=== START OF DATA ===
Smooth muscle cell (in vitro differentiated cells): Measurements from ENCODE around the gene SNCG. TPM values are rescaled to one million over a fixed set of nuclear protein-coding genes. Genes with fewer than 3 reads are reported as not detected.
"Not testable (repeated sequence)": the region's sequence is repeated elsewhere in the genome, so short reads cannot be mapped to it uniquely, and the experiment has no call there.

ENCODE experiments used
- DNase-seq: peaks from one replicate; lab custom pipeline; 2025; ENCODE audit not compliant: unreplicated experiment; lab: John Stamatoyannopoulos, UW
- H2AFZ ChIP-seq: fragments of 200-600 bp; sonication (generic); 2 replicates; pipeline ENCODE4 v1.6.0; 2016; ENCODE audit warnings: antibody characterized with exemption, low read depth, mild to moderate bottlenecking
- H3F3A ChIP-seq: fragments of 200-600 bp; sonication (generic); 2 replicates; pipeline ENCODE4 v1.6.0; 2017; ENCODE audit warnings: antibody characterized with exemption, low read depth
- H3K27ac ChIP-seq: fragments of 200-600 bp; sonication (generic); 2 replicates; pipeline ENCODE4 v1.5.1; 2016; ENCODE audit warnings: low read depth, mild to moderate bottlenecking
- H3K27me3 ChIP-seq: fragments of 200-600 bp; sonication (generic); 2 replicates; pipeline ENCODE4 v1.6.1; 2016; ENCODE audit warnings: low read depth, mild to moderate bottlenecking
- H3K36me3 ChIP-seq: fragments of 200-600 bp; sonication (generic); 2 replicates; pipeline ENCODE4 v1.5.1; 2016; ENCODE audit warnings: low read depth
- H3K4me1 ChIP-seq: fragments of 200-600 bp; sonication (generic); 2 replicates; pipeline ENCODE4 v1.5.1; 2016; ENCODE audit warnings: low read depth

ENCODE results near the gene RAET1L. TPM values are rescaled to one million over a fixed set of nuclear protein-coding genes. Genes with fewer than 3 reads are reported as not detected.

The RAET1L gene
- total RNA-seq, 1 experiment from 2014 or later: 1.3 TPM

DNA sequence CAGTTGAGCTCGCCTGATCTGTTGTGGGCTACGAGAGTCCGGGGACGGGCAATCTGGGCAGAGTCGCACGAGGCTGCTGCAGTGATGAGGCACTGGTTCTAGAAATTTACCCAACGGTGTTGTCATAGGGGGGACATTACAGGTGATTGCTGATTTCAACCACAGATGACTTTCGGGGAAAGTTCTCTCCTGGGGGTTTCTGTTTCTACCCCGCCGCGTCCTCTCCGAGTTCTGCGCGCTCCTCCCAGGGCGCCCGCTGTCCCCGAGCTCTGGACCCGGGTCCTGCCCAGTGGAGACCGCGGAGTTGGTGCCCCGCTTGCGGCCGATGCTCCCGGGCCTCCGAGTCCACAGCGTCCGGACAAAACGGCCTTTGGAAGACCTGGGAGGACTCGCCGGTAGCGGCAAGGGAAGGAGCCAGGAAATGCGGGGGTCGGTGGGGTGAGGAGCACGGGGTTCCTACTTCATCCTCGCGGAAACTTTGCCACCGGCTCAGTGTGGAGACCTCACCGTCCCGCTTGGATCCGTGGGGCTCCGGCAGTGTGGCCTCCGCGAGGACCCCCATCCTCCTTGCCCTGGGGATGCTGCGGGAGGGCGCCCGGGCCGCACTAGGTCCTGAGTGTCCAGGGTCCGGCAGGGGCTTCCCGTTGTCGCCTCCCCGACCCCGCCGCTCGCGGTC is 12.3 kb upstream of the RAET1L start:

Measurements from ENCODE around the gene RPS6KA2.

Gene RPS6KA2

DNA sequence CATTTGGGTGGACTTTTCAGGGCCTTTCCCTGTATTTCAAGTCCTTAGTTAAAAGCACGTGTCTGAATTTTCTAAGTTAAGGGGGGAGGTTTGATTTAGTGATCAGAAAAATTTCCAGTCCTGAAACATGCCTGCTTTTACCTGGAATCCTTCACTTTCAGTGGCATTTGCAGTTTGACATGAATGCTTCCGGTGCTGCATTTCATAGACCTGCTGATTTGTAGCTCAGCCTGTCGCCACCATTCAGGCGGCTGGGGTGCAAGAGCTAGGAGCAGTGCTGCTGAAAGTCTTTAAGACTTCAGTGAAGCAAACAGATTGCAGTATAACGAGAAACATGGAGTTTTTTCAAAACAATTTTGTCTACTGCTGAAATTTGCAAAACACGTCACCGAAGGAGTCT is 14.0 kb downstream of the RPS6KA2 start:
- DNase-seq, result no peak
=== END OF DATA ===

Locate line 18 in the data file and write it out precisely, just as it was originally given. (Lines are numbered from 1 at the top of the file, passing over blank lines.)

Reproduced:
- DNase-seq, result no peak